There are positive and negative aspects to attempts by Turkey’s government to reach an agreement with the PKK. The Turkish government has acknowledged for the first time that Öcalan is the political leader of Turkey’s Kurds and not a terrorist; it saw fit to initiate negotiations with him on the Kurdish issue. Both politicians have declined to discuss him from a nationalist perspective. They want matters to revert to the way Turkish-Kurdish relations were prior to the Kemal period in the Ottoman Empire’s history, when Kurdistan enjoyed a special status. Erdoğan has even hinted at the possibility of discussing a federated structure in the future.
However, that does not mean the Kurds have gained traction towards achieving their national goal — the establishment of a Kurdish state. In his March 2013 message, however, Öcalan, the leader of the Kurdistan Workers Party (the PKK), said that the end of the armed struggle between Kurdish fighters and the Turkish military is opening the door to a new phase in the Kurdish movement’s development — intensification of the democratic struggle and expansion of the movement. We can assume that by agreeing to constitutional guarantees for the rights of Kurds, they will take a breathing spell to begin a new phase in their struggle.
Meanwhile, neither Turkey (and the other regional leaders) nor the United States is interested in creating a Kurdish state. The United States has always been willing to keep the Kurdish problem alive, and it has successfully taken advantage of it to maintain the balance of forces it needs in the region.
Indeed, Turkey’s loss of Kurdistan would significantly weaken its geopolitical standing in West Asia and prevent it from accomplishing its strategic plans for Central Asia, the Caucasus and Russia. A unified Kurdish state (consisting of the Kurdish areas of Turkey and Iraq) would dominate the southeastern and eastern parts of Turkey and block its access to Azerbaijan, the Caucasus and the Turkic republics of Central Asia. Turkey’s rival for influence in the Caucasus and Central Asia is the United States, which has already secured decent positions for itself in Azerbaijan. If the gas pipeline linking Azerbaijan’s Shah Deniz field with the Turkish city of Erzurum (through which a gas pipeline linking Turkey and Iran already passes) is built, the United States, having gained the support of the Turkish Kurds, would be able to control the supply of energy resources from Central Asia to Turkey.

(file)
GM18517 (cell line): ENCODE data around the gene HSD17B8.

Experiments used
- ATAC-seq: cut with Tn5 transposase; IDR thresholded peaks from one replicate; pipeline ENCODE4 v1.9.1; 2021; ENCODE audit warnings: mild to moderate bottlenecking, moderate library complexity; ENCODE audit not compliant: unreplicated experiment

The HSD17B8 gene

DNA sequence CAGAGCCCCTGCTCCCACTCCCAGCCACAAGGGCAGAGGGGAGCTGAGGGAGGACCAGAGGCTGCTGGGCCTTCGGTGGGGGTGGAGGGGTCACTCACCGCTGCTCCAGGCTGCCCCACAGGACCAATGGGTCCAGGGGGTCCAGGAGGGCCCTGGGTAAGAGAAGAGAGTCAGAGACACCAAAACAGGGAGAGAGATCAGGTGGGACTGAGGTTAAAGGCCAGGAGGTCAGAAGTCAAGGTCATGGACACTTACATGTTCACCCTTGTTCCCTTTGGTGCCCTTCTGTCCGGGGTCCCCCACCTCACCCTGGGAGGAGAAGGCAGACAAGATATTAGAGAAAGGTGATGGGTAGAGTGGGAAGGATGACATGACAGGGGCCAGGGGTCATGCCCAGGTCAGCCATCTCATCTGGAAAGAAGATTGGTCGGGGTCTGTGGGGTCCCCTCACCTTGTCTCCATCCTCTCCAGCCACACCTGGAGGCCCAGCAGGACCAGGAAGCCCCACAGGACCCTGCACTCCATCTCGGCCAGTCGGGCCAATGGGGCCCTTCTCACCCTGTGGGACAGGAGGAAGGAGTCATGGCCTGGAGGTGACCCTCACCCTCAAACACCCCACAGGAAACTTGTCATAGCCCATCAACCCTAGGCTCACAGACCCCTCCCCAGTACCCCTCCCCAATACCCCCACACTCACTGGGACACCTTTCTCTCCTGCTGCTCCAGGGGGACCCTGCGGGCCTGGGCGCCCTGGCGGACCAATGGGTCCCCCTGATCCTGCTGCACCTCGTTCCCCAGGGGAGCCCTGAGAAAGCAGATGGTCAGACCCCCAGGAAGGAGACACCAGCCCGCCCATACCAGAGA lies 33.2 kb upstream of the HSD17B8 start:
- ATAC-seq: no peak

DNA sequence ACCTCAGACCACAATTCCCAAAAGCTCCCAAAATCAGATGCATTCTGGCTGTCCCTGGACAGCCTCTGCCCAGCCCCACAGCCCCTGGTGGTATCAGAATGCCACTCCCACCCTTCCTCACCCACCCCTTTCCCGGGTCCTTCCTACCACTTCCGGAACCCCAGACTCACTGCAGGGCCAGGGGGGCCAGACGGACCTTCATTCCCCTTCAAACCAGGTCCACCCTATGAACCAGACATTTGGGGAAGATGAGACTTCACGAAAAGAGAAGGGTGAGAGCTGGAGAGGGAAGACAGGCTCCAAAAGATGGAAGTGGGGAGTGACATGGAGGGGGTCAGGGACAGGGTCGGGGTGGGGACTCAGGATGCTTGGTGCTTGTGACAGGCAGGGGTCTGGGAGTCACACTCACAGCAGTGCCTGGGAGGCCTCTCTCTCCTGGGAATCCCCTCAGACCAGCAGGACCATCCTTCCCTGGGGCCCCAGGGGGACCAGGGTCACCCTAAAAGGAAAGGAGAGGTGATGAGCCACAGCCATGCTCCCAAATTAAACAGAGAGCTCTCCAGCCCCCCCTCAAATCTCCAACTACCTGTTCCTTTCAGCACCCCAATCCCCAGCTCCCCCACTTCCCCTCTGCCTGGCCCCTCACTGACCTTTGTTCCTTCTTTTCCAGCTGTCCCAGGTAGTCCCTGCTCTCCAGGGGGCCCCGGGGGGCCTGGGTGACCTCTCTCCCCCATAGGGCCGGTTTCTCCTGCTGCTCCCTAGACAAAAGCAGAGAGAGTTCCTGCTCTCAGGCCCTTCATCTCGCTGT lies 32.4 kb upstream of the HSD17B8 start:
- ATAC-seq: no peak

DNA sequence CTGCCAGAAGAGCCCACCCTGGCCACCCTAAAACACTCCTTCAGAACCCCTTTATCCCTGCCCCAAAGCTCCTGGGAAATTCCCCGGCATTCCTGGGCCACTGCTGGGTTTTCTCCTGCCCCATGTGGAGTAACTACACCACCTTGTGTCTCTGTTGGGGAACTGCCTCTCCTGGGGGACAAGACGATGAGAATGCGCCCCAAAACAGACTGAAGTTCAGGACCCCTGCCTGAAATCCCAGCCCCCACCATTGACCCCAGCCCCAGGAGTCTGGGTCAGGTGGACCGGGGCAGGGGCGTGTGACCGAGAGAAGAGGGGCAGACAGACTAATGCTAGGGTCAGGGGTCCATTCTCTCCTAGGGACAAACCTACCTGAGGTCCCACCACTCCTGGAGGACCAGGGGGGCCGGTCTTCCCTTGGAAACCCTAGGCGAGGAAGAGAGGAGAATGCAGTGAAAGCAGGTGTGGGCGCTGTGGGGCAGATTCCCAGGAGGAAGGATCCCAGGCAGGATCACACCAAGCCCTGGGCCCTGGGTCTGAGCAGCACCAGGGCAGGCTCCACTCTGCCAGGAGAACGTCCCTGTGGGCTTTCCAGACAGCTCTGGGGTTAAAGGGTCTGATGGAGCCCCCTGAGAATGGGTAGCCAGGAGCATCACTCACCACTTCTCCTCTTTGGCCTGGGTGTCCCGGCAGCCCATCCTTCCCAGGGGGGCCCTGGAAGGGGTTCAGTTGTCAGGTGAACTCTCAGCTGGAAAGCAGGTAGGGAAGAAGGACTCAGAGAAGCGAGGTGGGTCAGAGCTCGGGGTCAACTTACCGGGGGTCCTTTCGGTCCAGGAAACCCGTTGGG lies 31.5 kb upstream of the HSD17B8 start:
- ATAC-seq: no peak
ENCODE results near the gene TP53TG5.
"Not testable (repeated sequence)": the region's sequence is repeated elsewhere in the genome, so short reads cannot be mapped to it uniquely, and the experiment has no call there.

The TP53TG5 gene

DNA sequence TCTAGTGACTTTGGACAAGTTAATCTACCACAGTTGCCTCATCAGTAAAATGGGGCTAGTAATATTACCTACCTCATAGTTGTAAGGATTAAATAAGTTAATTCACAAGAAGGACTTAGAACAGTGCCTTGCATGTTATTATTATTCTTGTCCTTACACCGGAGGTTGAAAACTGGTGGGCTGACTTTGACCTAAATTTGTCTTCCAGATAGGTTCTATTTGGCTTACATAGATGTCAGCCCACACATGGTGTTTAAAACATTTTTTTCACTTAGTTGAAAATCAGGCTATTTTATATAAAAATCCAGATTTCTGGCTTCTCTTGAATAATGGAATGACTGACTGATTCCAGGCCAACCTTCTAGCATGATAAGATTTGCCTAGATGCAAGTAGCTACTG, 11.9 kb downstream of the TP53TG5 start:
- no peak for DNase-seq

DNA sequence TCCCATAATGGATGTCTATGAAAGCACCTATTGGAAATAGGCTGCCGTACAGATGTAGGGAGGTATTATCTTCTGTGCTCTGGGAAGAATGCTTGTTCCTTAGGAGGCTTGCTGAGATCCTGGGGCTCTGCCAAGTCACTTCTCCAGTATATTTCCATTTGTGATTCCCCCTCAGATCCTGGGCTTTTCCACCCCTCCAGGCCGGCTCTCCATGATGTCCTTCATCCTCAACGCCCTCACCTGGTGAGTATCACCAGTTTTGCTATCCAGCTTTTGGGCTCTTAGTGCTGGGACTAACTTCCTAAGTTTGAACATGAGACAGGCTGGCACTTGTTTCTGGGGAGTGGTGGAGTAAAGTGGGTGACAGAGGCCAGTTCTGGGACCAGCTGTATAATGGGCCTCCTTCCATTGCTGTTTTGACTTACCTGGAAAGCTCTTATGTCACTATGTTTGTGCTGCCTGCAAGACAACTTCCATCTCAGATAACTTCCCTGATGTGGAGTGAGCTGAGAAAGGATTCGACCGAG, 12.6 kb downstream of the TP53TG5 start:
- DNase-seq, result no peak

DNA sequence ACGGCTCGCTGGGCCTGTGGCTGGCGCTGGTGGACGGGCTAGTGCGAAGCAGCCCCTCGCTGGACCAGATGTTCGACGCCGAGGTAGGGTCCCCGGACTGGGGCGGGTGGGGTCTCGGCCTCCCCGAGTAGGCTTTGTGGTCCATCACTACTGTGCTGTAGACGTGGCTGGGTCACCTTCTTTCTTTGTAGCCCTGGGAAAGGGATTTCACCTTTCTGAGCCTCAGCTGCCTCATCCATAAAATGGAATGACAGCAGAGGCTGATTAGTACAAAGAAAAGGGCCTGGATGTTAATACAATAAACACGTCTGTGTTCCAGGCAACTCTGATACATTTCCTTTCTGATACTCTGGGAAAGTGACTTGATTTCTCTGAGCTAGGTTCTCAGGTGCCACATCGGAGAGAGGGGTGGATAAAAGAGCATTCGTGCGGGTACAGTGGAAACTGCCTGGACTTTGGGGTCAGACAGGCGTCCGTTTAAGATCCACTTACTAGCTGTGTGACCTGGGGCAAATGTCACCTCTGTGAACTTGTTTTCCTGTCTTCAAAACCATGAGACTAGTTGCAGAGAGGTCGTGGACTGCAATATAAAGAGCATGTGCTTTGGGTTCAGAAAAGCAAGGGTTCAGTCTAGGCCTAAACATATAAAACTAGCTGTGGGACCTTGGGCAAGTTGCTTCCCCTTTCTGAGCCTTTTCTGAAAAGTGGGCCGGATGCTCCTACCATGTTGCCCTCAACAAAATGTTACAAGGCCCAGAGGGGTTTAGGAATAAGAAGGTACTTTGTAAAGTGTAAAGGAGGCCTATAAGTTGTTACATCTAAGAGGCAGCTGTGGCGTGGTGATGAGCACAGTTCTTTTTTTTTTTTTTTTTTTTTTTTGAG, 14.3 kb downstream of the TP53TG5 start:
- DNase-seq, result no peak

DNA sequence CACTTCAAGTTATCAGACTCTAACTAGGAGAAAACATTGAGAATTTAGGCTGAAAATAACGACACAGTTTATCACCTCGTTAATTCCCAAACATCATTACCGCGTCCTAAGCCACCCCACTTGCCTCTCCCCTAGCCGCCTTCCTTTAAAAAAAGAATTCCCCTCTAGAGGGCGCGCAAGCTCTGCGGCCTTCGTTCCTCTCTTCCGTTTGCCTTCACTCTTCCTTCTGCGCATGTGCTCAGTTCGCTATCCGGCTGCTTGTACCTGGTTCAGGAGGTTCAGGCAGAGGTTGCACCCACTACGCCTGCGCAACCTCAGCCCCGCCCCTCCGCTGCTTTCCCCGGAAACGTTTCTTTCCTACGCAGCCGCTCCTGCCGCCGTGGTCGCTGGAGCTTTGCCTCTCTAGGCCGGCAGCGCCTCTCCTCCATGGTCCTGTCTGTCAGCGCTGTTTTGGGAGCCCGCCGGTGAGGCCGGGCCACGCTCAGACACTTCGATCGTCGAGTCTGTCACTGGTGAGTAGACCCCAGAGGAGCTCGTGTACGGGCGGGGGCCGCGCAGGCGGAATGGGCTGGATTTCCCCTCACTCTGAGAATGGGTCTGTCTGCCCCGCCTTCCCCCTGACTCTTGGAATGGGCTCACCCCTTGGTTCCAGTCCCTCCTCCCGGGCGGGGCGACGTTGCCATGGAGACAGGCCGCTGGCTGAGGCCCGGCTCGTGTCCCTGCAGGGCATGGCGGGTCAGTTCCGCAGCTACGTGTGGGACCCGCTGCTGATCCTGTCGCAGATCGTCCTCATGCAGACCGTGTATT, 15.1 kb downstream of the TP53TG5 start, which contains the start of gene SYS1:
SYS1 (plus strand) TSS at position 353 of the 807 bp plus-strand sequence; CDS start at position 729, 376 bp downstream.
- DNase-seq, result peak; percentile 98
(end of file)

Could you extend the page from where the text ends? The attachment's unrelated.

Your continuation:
By taking the policy initiative in placating the Turkish Kurds away from the United States, Turkey’s leaders are striving to prevent the United States and Israel from using the Kurdish factor to block Turkey’s interests in the Caucasus and the Caspian Sea region. They are also ignoring US criticism about bypassing Baghdad to conclude direct oil contracts with the Kurdistan region of Iraq. Turkey is continuing to strengthen its trade and economic contacts with the Iraqi Kurds despite concerns by the Obama administration that they will destabilize Iraq. In a telephone conversation with Kurdistan President Massoud Barzani, US Secretary of State John Kerry insisted that the Iraqi Kurds not conclude contracts to supply Turkey with crude oil that bypass Baghdad, arguing that it could lead to the country’s disintegration. Out of a desire to remain the sole regional arbiter, the United States is attempting to block and weaken Turkey’s position in Iraqi and Turkish Kurdistan, where Turkey has begun laying claim to a new and more meaningful role.
The peace process in Turkish Kurdistan, which was sparked by the events in Syria, favors Erdoğan, who wants to run for president, as well as some in the Turkish political elite, who are seeking to expand their political and economic projects in the Caucasus and Central Asia. However, it is still too early to assess its impact on Turkey’s Kurds.
Olga Zhigalina, Dr. Sc. (History), is Head of the Branch on Kurdology and Regional Studies of the Middle East and a Senior Fellow of the Center for the Study of Middle Eastern Countries of the Institute of Oriental Studies of the Russian Academy of Sciences.
Source: New Eastern Outlook